GLENSIDE, Pa. (AP) — The smiles radiate from photos posted online by friends: Grace Packer sporting an impish grin as a toddler, floating happily in a pool as a young teen, leaning in to talk to a friend at her school lunch table.
But the 14-year-old posted a more haunting picture, a forlorn selfie taken in a dimly lit room, when she opened a Facebook account last year and invited people to comment on it. No one did.
At the time, police believe, Grace’s adoptive mother and the mother’s boyfriend were plotting to kill her.
Grace, who moved a lot and had a learning disability, looked out for the lonely kids at school. She befriended Jackie Horst’s autistic son, eating lunch with him at Abington Junior High.
“She showed patience for him and kindness toward him, and he thought she was really pretty and so nice,” said Horst, whose son gave Grace flowers on Valentine’s Day. “(She) didn’t really mind about some of his quirks.”
But the friends couldn’t see each other outside school in Glenside, near Philadelphia. Horst tried reaching out to Grace’s mother, but Sara Packer never responded. The ninth-grader had described the adults at home as “mean” but never said more to Horst’s son.
Yet she had endured a lifetime of pain and loss, from sex abuse allegations that led her birthparents to lose custody when she was 3, to the indecent assault that sent her adoptive father to prison when she was 10, to the unimaginable rape-murder fantasy that prosecutors say led Sara Packer and boyfriend Jacob Sullivan to kill Grace in July.
They are due in court Friday for a preliminary hearing.
Despite her home life, Grace’s list of favorite things echoed those of dreamy young girls everywhere: the colors purple and pink, butterflies, signing “Gracie” with a heart in place of the dot.
“She was kept isolated,” said Nadine Barnett, one of the Abington parents who organized a public memorial for Grace on Monday. “(But she) was a really good friend to people who needed her.”
Grace was born Susan Hunsicker on Aug. 14, 2001, to a poor, low-functioning couple living with family in a crowded house in Norristown. Her parents fought to keep their three children, but a Berks County judge terminated their parental rights over reports that other adults were abusing them.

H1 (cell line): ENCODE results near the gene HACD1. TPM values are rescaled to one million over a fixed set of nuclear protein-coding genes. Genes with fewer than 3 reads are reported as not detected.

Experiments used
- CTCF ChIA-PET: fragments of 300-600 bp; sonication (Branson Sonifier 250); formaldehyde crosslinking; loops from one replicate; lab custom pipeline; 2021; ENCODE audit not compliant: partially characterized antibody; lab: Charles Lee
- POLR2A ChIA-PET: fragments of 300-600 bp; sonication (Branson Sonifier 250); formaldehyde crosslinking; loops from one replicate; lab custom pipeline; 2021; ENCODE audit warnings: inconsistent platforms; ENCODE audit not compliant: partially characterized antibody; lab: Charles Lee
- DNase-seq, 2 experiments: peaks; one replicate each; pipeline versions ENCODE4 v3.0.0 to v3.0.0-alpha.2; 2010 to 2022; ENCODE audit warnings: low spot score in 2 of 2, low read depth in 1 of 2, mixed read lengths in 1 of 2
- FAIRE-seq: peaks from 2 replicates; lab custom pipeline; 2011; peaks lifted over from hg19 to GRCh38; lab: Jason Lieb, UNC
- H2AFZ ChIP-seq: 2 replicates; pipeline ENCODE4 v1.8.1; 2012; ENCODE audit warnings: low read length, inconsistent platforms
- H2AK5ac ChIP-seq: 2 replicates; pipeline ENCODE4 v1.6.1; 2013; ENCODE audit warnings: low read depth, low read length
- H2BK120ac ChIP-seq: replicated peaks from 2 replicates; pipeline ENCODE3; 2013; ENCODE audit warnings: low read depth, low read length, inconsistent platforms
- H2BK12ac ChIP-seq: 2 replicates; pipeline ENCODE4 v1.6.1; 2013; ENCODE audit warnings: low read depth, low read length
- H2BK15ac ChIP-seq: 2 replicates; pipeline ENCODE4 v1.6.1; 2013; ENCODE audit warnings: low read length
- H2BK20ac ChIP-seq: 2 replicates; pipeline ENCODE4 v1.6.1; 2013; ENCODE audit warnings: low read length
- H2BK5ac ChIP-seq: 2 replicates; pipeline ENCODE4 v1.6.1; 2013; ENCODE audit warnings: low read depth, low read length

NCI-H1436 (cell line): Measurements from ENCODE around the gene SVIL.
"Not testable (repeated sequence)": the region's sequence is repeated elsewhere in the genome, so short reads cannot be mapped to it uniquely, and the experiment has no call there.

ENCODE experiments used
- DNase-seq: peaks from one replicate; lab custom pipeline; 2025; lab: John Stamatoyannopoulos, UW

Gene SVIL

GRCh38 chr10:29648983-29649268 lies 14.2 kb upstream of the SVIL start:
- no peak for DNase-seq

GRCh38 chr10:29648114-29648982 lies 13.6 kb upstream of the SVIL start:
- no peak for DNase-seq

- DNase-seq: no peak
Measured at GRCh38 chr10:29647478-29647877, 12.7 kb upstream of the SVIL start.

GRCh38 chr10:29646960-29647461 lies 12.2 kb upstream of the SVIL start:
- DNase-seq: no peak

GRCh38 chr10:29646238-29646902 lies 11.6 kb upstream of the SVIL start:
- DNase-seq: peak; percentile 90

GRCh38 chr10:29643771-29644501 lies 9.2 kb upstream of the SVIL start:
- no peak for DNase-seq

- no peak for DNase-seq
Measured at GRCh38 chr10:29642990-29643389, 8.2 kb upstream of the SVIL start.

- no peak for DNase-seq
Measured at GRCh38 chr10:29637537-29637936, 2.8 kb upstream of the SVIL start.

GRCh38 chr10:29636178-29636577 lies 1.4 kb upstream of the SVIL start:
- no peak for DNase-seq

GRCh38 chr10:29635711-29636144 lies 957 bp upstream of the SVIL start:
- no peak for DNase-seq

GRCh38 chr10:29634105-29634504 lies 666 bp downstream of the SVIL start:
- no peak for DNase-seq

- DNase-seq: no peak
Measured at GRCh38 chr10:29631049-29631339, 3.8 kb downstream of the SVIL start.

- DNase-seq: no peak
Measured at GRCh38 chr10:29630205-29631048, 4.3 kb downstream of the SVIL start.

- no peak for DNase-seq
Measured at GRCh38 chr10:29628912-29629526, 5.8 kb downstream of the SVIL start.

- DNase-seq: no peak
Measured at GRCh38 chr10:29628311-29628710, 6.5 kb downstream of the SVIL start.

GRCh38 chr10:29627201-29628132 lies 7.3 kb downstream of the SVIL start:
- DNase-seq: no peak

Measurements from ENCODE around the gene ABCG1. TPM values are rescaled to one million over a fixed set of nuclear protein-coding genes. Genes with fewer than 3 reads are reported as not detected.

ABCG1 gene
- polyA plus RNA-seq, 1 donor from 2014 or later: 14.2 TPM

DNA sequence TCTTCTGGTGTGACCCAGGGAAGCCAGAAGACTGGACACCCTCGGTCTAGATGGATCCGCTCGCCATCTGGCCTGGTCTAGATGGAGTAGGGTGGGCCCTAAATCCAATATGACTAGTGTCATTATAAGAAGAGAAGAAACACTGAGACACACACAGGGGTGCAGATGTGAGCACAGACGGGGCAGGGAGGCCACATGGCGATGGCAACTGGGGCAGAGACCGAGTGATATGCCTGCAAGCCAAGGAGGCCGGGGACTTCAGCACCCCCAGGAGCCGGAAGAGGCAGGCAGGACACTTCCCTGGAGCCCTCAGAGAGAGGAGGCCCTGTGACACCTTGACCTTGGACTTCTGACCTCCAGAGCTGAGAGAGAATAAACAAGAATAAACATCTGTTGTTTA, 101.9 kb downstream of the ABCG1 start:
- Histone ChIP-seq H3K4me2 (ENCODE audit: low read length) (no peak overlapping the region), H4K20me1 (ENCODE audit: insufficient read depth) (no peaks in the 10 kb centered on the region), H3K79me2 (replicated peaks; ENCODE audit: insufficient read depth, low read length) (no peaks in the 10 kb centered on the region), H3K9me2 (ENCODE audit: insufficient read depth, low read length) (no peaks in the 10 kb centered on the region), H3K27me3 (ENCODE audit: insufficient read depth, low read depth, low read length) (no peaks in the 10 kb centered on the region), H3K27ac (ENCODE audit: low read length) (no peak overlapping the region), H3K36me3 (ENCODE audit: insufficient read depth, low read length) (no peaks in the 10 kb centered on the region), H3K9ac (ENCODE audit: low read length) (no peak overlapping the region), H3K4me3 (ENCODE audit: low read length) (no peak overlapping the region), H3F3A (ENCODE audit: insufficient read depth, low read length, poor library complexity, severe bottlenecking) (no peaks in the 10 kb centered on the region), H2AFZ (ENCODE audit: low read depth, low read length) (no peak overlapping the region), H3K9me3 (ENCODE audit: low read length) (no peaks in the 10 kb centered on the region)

Sara Packer, a Northampton County adoption worker, and her husband, David, took in the two youngest as foster children, then adopted them and renamed the 3-year-old Grace. The Packers would go on to foster 30 children as they hopscotched around northeast Pennsylvania for a decade.
That came to a halt in 2010 when a foster teen told authorities she had seen pictures on David Packer’s phone of him having sex with another foster child.
The 18-year-old victim eventually told Allentown police that the sex had been ongoing since she was 15, and that Sara Packer knew of it by the end. Police also determined that 9-year-old Grace had been molested over several years. Sara Packer lost her job as an adoption supervisor, and David Packer, who had worked at a paintball facility, went to prison for five years.
By 2015, Sara Packer was living with Sullivan, a draftsman, and working at a call center.
Grace had been sent to North Carolina to live with a relative in January 2015. Photos posted on a memorial Facebook page show breezy summer memories as Grace holds hands with a friend in the ocean, tries miniature golf and bounces off a diving board.
But the relative’s situation changed, and Grace returned to her mother that November.
“They wanted to ship her out, and when that failed, they plotted to kill her,” said Bucks County Assistant District Attorney Jennifer Schorn.
Grace was last seen at a Fourth of July picnic last year. Four days later, Sara Packer watched as Sullivan — after taking Viagra — raped her daughter, police said.
They sedated Grace and left her to die, bound and gagged, in their sweltering attic of a new rental in Quakertown, according to a police affidavit. When they found her alive the next day, Sullivan strangled her, police said. Sara Packer reported Grace missing July 11, but failed to drop off a photo to Abington police or give them her new address.
According to the affidavit, the couple left her body in the Quakertown house for several months packed in cat litter.
When police tracked them down that fall, they got to work disposing of the body, the affidavit said. They removed the girl’s limbs and dumped the body upstate, where hunters found it on Halloween, authorities said.
As police closed in on them last month, Sara Packer and Sullivan forged a suicide pact, authorities said. They were found unconscious from an apparent drug overdose Dec. 30. Sullivan opened up about the killing at the hospital a week later, police said.
“I’m sorry for what I did,” he said when he was led into court on Jan. 8. “It was wrong.”
Sara Packer’s father and other relatives have declined to comment. She doesn’t have a lawyer listed in court records.
Grace’s birthmother wonders why authorities left her daughter with Sara Packer.
“All these years, I figured that she was growing up to be a regular teenager,” Rose Hunsicker told WFMZ-TV. “I trusted this woman to take care of something so precious to me.”